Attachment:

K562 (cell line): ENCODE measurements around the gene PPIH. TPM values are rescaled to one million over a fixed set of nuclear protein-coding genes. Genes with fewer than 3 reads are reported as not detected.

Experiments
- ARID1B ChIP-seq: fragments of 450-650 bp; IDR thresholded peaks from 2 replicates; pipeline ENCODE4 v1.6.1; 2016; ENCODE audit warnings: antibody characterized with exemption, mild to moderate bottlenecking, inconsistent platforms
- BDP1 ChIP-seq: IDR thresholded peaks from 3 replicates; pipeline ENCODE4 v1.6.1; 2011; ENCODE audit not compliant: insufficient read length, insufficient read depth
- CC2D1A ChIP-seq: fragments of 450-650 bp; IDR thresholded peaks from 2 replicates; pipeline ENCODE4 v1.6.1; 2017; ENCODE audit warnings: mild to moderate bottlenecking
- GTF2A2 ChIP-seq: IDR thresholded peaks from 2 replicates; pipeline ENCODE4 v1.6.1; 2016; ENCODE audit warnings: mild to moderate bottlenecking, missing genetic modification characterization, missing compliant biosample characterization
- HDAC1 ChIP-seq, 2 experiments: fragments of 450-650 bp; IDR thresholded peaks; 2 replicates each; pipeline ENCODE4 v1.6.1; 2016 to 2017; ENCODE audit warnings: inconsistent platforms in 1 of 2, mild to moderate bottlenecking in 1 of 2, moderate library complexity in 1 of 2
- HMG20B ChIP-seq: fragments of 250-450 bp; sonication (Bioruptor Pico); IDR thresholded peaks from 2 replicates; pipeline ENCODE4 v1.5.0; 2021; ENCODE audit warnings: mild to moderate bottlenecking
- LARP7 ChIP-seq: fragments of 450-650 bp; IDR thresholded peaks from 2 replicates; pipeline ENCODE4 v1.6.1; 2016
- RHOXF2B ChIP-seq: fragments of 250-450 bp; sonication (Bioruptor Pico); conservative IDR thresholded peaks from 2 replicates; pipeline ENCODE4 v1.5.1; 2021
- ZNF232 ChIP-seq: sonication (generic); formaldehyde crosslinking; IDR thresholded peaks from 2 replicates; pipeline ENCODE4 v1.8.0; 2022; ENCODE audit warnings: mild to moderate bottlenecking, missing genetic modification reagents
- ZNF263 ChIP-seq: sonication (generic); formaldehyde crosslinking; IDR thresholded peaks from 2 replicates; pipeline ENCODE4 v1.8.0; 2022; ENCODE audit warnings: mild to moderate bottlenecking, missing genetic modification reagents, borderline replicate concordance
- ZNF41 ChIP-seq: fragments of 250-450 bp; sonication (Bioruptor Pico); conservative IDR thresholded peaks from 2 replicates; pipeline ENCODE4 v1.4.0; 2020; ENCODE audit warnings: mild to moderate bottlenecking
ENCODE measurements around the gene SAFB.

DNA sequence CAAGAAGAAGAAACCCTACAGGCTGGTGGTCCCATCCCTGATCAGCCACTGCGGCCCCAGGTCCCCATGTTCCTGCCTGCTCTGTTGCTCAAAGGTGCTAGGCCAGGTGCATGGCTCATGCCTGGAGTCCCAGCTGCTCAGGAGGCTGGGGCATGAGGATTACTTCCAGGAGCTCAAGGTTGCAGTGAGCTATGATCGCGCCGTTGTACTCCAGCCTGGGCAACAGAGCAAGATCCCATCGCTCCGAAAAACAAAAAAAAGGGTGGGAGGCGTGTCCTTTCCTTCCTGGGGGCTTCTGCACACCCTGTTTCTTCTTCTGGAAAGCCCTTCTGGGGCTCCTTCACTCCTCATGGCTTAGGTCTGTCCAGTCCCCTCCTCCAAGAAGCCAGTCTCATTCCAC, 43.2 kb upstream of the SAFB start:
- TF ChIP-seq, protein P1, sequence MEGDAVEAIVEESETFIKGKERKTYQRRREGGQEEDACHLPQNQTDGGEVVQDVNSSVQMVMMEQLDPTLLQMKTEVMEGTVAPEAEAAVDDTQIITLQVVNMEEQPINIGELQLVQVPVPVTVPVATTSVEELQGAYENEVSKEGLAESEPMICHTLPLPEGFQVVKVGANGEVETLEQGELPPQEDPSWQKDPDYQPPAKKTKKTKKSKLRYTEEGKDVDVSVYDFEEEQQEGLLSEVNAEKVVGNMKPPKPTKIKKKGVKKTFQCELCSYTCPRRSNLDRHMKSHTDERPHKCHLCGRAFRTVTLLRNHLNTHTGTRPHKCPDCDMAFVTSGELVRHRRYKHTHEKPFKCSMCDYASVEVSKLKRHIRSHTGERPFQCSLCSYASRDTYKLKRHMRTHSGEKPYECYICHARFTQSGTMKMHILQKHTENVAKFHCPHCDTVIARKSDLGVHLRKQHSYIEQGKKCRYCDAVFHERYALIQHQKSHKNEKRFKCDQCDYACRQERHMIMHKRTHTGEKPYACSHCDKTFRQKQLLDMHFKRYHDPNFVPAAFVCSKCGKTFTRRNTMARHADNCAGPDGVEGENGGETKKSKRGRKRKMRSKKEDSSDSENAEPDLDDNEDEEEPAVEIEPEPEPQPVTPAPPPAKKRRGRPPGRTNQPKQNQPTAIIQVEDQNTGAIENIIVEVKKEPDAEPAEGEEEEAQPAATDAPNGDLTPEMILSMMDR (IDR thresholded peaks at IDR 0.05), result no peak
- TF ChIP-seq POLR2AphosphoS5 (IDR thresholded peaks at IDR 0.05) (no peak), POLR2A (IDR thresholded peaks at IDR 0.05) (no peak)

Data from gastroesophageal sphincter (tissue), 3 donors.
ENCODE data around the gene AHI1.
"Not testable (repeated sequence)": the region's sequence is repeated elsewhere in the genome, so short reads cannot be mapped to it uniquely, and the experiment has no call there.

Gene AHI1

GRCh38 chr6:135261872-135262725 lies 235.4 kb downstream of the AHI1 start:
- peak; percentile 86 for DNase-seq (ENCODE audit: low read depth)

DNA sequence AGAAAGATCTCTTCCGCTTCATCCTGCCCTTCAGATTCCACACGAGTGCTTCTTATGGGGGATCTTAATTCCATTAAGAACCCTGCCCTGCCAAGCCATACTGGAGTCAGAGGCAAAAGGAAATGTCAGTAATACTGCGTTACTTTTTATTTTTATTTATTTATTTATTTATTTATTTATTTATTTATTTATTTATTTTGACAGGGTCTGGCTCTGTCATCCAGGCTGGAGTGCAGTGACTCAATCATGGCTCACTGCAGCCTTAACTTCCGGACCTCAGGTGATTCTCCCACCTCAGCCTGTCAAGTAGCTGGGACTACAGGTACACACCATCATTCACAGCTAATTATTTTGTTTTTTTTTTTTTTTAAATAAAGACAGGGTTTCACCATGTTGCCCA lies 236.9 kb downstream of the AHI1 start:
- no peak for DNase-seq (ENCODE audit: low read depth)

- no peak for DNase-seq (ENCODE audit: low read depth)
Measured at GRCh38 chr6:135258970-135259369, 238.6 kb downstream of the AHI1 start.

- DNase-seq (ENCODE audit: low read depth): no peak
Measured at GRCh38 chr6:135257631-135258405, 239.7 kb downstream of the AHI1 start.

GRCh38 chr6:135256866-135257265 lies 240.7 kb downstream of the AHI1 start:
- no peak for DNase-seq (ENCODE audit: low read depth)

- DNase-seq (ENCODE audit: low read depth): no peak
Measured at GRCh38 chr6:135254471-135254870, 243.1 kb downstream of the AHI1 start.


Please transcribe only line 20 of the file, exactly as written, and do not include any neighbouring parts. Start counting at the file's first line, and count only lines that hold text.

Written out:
"Not testable (repeated sequence)": the region's sequence is repeated elsewhere in the genome, so short reads cannot be mapped to it uniquely, and the experiment has no call there.